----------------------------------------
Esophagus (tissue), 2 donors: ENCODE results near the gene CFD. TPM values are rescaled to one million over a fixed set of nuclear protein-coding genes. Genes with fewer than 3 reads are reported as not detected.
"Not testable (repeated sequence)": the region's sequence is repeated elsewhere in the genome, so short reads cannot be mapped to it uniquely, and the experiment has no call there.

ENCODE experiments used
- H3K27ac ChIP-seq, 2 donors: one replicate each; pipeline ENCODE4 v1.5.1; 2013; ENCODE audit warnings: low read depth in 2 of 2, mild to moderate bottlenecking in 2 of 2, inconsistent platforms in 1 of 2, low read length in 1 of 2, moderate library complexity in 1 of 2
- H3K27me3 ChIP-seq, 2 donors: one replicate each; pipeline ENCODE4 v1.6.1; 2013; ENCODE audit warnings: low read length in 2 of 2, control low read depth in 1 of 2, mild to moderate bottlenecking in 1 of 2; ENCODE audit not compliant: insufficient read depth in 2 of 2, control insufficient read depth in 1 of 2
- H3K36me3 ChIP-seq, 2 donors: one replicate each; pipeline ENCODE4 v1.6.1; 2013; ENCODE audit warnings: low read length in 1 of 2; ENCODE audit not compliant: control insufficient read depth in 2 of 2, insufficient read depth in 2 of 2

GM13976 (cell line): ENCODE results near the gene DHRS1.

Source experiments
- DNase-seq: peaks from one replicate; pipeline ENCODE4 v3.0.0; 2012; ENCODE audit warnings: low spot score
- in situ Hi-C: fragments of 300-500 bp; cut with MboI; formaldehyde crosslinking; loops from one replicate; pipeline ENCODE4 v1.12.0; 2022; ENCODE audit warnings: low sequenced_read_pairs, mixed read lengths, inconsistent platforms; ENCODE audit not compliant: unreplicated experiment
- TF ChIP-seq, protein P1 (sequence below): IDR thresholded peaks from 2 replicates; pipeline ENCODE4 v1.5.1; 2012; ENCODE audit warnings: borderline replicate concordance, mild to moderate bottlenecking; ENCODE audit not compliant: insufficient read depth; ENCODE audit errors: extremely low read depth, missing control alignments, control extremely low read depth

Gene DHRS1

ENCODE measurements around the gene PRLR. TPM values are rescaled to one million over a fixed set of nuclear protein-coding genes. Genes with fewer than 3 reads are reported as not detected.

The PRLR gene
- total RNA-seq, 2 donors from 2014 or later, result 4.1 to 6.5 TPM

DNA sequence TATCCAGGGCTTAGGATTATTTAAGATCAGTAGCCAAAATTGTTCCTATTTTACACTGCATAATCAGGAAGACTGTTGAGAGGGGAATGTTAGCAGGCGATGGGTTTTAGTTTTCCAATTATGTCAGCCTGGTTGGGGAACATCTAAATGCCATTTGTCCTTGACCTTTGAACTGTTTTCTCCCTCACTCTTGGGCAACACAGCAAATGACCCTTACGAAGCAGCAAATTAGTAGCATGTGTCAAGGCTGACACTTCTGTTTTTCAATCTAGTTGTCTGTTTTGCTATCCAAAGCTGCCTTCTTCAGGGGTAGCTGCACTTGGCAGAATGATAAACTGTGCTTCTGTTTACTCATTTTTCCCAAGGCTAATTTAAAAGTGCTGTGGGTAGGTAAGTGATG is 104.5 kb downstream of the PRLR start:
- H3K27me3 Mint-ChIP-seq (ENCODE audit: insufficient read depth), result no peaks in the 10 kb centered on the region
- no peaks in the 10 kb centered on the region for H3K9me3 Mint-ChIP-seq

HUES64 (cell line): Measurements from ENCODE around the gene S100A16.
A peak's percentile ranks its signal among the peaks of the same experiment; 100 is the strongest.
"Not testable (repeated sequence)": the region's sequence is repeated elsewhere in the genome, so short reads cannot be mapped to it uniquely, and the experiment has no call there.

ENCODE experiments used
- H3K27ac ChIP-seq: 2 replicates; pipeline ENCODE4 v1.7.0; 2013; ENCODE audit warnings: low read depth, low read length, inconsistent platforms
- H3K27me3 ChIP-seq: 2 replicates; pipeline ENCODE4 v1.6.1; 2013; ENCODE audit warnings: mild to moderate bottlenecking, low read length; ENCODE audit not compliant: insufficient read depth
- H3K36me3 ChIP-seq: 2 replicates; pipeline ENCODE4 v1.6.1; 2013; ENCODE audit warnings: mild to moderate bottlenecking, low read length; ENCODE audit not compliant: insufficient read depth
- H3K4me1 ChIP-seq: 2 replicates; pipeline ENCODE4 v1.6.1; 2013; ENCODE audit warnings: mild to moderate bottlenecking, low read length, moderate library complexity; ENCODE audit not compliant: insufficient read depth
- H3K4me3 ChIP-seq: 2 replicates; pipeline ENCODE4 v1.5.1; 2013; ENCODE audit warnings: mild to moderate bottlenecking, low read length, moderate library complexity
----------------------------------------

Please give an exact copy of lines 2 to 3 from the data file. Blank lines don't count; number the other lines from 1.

"Not testable (repeated sequence)": the region's sequence is repeated elsewhere in the genome, so short reads cannot be mapped to it uniquely, and the experiment has no call there.

ENCODE experiments used